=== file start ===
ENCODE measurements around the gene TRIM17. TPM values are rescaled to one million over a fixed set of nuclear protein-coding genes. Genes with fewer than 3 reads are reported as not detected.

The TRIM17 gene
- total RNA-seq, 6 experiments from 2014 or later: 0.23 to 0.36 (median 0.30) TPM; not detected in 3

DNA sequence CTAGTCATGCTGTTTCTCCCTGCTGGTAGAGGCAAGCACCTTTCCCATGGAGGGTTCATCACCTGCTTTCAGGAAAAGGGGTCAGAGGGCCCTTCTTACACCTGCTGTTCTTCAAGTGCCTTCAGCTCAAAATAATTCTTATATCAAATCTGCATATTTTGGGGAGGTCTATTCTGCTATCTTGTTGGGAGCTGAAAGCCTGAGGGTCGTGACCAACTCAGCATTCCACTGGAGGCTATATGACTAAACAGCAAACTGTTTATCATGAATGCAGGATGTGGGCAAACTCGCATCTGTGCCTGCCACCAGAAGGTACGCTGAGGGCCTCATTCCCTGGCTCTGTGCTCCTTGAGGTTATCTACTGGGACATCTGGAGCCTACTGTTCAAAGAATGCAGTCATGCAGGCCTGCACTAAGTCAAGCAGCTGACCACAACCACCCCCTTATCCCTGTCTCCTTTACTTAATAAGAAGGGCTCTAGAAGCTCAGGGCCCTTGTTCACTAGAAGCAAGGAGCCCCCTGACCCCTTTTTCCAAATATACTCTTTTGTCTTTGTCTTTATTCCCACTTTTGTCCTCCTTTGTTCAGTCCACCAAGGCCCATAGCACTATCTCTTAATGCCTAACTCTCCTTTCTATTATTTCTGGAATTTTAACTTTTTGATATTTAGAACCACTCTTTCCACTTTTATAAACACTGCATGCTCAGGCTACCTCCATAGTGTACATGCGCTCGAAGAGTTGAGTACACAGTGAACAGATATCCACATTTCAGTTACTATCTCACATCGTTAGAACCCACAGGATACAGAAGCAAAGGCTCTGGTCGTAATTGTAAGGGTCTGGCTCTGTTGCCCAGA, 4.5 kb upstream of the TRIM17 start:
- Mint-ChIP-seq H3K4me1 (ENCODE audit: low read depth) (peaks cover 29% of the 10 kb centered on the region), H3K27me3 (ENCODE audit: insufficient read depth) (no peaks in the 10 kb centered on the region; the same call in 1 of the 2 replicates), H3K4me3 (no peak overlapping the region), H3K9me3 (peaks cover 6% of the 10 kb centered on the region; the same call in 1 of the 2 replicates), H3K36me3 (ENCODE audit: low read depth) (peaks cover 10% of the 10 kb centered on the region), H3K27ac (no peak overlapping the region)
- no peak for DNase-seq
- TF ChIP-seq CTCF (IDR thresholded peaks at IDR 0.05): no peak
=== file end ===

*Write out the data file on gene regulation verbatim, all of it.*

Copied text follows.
ENCODE measurements around the gene TRIM17. TPM values are rescaled to one million over a fixed set of nuclear protein-coding genes. Genes with fewer than 3 reads are reported as not detected.

The TRIM17 gene
- total RNA-seq, 6 experiments from 2014 or later: 0.23 to 0.36 (median 0.30) TPM; not detected in 3

DNA sequence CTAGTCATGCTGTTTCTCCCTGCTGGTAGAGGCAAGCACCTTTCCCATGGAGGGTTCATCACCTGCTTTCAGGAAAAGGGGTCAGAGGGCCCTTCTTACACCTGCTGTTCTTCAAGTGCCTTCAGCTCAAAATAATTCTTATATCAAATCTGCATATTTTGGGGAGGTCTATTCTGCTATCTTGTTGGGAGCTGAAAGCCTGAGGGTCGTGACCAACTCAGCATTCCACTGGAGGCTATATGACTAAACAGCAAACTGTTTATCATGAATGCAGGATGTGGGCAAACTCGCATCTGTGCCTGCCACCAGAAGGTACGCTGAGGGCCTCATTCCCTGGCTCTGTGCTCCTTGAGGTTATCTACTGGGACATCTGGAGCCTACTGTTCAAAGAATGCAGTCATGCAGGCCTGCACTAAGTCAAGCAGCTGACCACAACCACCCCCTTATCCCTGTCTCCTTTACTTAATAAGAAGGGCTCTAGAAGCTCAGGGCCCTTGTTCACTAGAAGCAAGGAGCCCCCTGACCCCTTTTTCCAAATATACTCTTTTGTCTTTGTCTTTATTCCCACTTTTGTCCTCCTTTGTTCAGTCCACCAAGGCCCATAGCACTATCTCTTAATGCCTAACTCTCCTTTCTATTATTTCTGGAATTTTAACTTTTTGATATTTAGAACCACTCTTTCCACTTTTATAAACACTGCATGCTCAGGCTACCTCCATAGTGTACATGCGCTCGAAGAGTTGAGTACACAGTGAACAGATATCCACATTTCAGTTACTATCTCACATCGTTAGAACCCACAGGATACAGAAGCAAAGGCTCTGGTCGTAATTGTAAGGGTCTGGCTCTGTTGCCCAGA, 4.5 kb upstream of the TRIM17 start:
- Mint-ChIP-seq H3K4me1 (ENCODE audit: low read depth) (peaks cover 29% of the 10 kb centered on the region), H3K27me3 (ENCODE audit: insufficient read depth) (no peaks in the 10 kb centered on the region; the same call in 1 of the 2 replicates), H3K4me3 (no peak overlapping the region), H3K9me3 (peaks cover 6% of the 10 kb centered on the region; the same call in 1 of the 2 replicates), H3K36me3 (ENCODE audit: low read depth) (peaks cover 10% of the 10 kb centered on the region), H3K27ac (no peak overlapping the region)
- no peak for DNase-seq
- TF ChIP-seq CTCF (IDR thresholded peaks at IDR 0.05): no peak